Summer Star Gazing
by Kim Wollenhaupt
I attended a ladies' retreat for our church this past spring. While there, we looked at the night sky and several stars, constellations and planets. I had also taken my portable/field stereomicroscope (see below). I wrote up the following notes for other ladies in case you or your children are interested in enjoying God's creation even more with these resources.
Here are some links:
(1) Stargazer web site. At this site, you can choose either a one minute or five minute video that describes what can be seen with the "naked eye" in the night sky. This is great for just going out and looking for something in the sky with no equipment needed. The web site has a different, short video describing the "naked eye" viewing of the night sky for each week.
The five minute episode that describes what we saw the evening of our retreat was the one marked March 17 to March 23, 2014 - "The Winter Hexagon plus Jupiter."
You can still see this grouping of stars and Jupiter in the night sky (towards the west). In addition, a beautiful Mars can be seen in the southern night sky now (bright red colored planet).
(2) The book that I mentioned was "The Stars: A New Way to See Them" by H. A. Rey (Curious George author). It has a connect-the-dot system of looking at constellations that I think makes looking at the constellations much easier. It has explanations about looking at the night sky, groupings of constellations, and then star charts based on the date and time you are viewing the night sky.
(3) The Astronomy flashlight that I was using is called the Astro Aimer. It has both a red flashlight for better night vision and a green laser for pointing at stars. There are several types of laser flashlights. I bought mine from a company called HoTech. They have had excellent customer service. I have had the Astro Aimer for years and use it regularly as my favorite flashlight as well. This is the link:
(4) Another site just to be amazed at the beauty of God's creation is Astronomy Picture of the Day (APOD) from NASA. They have a different picture highlighting something from Astronomy each day --- could be a picture from the Hubble satellite or a view of auroras from earth.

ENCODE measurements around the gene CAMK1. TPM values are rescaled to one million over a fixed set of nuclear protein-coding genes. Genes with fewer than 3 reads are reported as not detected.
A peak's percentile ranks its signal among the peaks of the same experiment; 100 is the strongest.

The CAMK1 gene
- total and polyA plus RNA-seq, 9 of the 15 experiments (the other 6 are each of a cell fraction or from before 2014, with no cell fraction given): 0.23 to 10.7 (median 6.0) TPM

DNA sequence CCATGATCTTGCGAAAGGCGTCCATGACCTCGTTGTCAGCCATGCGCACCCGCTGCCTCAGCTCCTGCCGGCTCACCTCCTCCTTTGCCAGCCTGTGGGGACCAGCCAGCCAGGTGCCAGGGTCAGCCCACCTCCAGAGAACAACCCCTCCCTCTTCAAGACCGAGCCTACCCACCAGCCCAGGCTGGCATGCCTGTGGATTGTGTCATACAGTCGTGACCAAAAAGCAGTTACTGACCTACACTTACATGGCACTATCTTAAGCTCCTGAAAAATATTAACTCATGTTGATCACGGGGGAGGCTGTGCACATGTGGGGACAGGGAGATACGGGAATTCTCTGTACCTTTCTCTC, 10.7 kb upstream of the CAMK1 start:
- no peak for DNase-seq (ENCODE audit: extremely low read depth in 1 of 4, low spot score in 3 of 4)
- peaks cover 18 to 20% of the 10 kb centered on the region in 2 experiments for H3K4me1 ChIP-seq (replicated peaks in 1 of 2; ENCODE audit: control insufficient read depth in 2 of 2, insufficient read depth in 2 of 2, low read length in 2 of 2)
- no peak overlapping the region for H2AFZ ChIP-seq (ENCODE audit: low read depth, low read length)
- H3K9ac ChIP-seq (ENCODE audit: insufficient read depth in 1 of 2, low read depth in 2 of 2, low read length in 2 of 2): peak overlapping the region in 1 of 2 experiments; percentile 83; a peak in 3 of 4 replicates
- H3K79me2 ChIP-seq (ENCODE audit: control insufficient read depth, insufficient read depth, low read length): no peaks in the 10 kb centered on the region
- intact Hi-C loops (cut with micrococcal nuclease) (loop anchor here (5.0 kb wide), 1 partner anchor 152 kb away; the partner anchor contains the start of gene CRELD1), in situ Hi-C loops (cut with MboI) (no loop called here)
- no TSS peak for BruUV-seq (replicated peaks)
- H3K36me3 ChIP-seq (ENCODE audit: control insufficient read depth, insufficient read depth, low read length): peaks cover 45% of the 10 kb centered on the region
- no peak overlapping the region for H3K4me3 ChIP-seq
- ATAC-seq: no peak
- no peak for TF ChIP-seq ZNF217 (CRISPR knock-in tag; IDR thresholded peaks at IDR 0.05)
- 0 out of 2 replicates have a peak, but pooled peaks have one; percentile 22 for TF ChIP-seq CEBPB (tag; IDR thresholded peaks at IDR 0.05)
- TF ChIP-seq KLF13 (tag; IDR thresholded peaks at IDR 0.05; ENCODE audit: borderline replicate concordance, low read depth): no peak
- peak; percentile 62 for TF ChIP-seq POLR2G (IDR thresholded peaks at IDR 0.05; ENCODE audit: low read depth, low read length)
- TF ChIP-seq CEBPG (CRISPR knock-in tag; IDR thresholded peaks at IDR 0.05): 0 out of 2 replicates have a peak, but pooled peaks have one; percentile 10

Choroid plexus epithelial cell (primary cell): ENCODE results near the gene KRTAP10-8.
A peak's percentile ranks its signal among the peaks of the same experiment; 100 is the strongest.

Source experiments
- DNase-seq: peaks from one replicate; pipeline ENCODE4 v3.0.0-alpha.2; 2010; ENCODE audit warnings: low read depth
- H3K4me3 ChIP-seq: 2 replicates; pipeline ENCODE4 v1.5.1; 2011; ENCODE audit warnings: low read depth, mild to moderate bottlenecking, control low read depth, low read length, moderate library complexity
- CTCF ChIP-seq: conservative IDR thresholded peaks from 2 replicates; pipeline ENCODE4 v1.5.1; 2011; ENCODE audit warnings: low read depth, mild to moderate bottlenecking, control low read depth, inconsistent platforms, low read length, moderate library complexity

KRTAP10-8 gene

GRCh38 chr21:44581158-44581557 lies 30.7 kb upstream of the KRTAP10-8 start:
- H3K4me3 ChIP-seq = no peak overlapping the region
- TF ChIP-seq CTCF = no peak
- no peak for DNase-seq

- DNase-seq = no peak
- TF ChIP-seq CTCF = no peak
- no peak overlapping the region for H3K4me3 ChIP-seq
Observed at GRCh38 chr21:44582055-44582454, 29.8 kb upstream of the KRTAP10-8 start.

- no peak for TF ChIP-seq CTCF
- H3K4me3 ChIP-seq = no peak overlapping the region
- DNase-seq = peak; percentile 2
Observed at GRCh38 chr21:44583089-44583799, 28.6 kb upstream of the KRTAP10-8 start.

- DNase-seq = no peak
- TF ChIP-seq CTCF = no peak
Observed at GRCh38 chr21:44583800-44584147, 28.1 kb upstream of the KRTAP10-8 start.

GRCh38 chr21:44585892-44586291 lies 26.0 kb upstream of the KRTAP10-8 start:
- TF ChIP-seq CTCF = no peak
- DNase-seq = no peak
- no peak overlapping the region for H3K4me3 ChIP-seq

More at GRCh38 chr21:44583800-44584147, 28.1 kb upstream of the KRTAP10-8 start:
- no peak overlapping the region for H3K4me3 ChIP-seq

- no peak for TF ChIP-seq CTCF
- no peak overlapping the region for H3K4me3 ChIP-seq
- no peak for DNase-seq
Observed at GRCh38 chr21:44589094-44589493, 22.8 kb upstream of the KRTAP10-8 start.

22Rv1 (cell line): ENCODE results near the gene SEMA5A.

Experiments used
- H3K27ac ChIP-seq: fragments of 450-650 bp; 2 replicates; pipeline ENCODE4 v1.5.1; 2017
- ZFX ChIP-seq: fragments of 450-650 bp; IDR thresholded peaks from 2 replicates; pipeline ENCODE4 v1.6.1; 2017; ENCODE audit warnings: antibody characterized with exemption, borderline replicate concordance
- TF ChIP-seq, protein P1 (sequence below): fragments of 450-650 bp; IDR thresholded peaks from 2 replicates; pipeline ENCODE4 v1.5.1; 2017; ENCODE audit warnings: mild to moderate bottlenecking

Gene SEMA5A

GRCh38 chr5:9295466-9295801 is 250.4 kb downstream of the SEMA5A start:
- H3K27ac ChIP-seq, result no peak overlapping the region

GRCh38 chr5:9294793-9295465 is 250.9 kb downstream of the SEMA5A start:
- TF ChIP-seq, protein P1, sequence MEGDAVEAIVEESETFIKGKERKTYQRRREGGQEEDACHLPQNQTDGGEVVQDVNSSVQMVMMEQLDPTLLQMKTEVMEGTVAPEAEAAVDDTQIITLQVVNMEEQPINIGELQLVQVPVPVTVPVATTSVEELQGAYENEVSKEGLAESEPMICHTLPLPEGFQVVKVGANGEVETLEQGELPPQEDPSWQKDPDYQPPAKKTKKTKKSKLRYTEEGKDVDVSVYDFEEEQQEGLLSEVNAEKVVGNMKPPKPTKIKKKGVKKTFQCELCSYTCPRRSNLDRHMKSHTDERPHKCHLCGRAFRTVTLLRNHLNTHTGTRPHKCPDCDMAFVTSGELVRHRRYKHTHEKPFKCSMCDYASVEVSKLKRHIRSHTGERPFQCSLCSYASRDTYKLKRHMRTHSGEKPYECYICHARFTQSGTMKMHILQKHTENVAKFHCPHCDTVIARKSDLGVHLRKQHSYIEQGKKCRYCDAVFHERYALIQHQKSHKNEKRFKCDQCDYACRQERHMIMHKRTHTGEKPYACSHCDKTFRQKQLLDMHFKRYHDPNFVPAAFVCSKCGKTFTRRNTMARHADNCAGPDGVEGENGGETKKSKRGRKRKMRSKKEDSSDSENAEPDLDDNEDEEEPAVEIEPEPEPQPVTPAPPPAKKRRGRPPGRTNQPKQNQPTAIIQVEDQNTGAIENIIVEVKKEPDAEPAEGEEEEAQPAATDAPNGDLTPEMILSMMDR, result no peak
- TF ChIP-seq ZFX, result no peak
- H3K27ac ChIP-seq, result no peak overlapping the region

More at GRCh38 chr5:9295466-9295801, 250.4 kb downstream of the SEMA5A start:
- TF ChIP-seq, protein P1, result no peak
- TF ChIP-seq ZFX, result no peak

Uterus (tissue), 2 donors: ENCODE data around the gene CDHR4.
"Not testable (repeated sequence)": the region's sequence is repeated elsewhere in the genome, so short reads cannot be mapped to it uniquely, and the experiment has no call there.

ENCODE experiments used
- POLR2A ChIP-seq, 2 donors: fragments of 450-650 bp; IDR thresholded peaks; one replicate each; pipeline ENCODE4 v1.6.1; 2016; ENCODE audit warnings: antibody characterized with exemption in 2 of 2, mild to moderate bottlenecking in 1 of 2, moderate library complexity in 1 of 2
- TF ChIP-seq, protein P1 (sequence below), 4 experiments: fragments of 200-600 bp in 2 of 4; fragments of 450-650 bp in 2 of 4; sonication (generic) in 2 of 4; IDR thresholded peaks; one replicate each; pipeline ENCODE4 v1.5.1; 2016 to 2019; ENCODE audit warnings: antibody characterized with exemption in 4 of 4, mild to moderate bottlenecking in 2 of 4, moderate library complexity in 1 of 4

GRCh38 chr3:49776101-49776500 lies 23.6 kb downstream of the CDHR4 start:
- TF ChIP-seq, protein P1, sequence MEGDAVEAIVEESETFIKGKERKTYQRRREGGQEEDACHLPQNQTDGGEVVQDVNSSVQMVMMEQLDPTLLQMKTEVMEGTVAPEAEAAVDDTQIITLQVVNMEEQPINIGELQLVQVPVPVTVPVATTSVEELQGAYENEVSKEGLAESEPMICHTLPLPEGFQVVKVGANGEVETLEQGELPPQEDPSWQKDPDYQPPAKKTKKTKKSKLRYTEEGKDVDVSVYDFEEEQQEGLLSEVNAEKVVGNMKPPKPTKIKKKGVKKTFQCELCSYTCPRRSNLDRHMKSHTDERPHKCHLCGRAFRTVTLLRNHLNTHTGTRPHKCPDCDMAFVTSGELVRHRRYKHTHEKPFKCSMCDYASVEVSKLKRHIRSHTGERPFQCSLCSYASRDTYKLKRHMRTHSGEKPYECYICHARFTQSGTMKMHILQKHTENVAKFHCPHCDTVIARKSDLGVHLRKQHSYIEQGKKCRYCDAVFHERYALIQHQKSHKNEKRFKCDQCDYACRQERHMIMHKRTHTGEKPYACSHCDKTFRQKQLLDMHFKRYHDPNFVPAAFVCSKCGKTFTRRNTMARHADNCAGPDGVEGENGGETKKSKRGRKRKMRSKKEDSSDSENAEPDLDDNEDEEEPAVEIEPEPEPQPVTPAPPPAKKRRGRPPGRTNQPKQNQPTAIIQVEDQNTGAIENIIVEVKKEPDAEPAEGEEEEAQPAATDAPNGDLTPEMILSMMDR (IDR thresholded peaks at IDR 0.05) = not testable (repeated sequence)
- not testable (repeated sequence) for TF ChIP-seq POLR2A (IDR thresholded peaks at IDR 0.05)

(5) The type of microscope that we used to look at the flower and potato bug is called a "stereomicroscope." It is different from a "regular microscope" (an optical or compound microscope). Through an optical microscope you can only look at thin "slices" of things, because you need to have light go through the specimen. With a "stereomicroscope," you can see depth of solid objects like rocks, plants, bugs, etc. The one I had at the retreat was called "Ken-A-Vision ESH200 Professor Stereo-cordless Microscope." I bought mine from an entomology company called BioQuip, and at that site the microscope is called the "Mini Stereo Microscope, 20x." It is typically under $80.
I personally think that a stereomicroscope is one of the best investments that a home school family can make in their "science" education. You can pick up a rock or worm or leaf or bug and look at it in such detail. My response regularly is "God is amazing" when I look at His creation this way! I especially enjoy looking at insects and moving creatures with this microscope.
This is the Amazon link for more info on the microscope:
I love looking at God's amazing creation this way. It shows some of the amazing detail God puts into everything He makes. I enjoy being amazed at God's creation with you while looking at the expanse of the heavens or the details God puts into his tiny flowers. What an amazing God.